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Understanding Tat export stress and improving production and secretion of heterologous protein

Guerrero Montero, Isabel (2019) Understanding Tat export stress and improving production and secretion of heterologous protein. Doctor of Philosophy (PhD) thesis, University of Kent,.

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Abstract

The Twin-arginine translocation (Tat) pathway of Escherichia coli has great potential for the export of biopharmaceuticals to the periplasm due to its ability to transport folded proteins, and its proofreading mechanism that allows correctly folded proteins to translocate. The translocation of protein to the periplasm will greatly aid the downstream processing of said biopharmaceuticals, bringing down costs and time necessary for their production. Coupling the Tat-dependent protein secretion with the capability to form disulfide bonds in the cytoplasm of E. coli CyDisCo provides a powerful platform for the production of industrially challenging proteins.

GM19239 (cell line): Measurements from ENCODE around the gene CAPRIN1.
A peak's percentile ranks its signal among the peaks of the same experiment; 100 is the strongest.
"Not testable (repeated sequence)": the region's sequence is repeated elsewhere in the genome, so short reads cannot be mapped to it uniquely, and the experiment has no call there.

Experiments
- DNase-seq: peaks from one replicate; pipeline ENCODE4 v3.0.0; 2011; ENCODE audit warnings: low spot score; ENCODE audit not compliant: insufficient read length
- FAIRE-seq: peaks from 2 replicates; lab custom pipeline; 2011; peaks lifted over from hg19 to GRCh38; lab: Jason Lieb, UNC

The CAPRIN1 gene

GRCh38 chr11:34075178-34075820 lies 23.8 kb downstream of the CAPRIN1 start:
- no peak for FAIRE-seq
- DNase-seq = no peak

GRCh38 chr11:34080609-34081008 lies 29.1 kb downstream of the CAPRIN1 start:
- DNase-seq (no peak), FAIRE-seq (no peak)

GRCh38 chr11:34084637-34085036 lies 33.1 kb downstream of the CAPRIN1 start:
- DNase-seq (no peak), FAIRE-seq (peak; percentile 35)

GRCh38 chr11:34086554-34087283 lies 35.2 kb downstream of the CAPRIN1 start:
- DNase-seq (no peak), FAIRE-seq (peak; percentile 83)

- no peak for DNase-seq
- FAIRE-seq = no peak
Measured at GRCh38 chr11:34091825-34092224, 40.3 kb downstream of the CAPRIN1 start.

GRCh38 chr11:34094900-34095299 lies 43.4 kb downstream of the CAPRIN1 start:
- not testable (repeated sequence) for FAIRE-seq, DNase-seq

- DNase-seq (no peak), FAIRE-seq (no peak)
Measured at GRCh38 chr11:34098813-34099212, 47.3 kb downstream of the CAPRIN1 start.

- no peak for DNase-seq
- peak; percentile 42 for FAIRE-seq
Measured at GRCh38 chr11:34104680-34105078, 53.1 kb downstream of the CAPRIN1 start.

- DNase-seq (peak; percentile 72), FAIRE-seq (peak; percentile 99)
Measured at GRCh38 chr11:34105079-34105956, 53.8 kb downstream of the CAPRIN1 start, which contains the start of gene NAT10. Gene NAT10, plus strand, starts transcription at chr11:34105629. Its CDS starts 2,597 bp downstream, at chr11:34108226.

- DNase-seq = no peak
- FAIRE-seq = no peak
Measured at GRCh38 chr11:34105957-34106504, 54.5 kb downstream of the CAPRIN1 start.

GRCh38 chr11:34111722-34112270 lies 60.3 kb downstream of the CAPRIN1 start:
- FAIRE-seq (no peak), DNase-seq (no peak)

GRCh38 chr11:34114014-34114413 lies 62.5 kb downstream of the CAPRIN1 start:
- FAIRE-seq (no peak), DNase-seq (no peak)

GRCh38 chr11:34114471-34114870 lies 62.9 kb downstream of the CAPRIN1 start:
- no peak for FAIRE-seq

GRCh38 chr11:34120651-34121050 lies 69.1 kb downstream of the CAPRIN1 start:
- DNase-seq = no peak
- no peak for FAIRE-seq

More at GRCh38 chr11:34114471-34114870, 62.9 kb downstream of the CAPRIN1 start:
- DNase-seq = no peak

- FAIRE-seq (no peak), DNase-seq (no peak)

To prove that this platform is viable for industrial use scale up experiments were performed. The protein of interest (hGH) was successfully and efficiently exported to the periplasm during extended fed-batch fermentation, to the extent that it was the most abundant protein in the periplasm. The protein was shown to be homogeneous, disulphide bonded and active, and bioassays showed that the yields of purified periplasmic hGH were 5.4 g/L culture.

Taken together these data suggest that the Tat pathway and CyDisCo are attractive platforms for biotechnology. The proteomic studies gave us great insight into the changes occurring in the cells and various targets that would enhance protein production. Scale- up experiments proved to be successful at transferring the technique from the bench to industry.

Item Type: Thesis (Doctor of Philosophy (PhD))
Thesis advisor: Robinson, Prof Colin
Subjects: Q Science > QP Physiology (Living systems)
Divisions: Faculties > Sciences > School of Biosciences > Cell & Developmental Biology Group
SWORD Depositor: System Moodle
Depositing User: System Moodle
Date Deposited: 04 Oct 2019 13:10 UTC
Last Modified: 07 Oct 2019 08:59 UTC
Resource URI: https://kar.kent.ac.uk/id/eprint/77047 (The current URI for this page, for reference purposes)
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